- The outcome of the referendum is not binding, as a matter of constitutional law, on the Parliament of the United Kingdom or on any devolved assembly sitting in the United Kingdom.
- Negotiations with the EU institutions on the terms of any exit of the United Kingdom from the EU cannot begin until formal notice of intention to withdraw from the EU is served by the U.K. government on the European Council pursuant to Article 50 of the Treaty on European Union. Article 50 does not impose any timing restrictions or requirements on when any such notice must be served.
- Any agreement negotiated by the U.K. government on the terms of its withdrawal from the EU must be negotiated in accordance with Article 218(3) of the Treaty on the Functioning of the European Union (TFEU) and can be concluded only by the European Council, acting by a qualified majority as defined in Article 238(3)(b) of the TFEU, after obtaining the consent of the European Parliament, which would likely involve a long process.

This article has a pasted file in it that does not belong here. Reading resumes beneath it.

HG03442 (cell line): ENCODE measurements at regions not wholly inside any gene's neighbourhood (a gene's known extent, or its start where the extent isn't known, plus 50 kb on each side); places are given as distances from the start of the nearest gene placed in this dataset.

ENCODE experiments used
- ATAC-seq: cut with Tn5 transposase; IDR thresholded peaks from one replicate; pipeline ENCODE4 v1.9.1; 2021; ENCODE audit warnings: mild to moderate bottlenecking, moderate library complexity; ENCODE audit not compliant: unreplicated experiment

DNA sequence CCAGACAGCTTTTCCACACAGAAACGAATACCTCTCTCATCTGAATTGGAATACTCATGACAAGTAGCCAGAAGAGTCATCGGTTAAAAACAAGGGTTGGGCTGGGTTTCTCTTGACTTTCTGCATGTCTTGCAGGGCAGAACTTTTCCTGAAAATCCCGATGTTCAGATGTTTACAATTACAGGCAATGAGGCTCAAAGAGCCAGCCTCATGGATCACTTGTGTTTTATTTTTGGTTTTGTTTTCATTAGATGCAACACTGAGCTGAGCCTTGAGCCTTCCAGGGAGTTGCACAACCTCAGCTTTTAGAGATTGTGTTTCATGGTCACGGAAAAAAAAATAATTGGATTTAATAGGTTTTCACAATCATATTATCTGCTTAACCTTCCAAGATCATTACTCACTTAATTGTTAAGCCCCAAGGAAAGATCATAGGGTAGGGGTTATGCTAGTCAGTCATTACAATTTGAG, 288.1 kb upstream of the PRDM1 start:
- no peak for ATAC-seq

- Article 50 provides for a negotiation period of two years commencing from the date that notification of an intention to withdraw is received by the European Council. This period can be extended only with the unanimous consent of the European Council and the withdrawing member state.
- No changes to the laws of the constituent jurisdictions of the United Kingdom (England and Wales, Scotland, Northern Ireland) can be imposed directly as a consequence of any notice to withdraw from the EU until the negotiation period has been concluded.
- Any changes to the laws of the constituent jurisdictions of the United Kingdom require the consent of the U.K. Parliament sitting at Westminster. Any changes to the laws of any constituent jurisdiction of the United Kingdom within the competency of a devolved assembly (the Scottish Parliament, the Welsh Assembly and the Northern Irish Assembly) can be enacted by only the relevant legislative body (the U.K. Parliament or the relevant devolved assembly).
- This checklist is based on English law. We are not qualified to advise on or practice the laws of any other jurisdiction within the United Kingdom. It is made clear that, in setting out the checklist, we are not providing legal advice.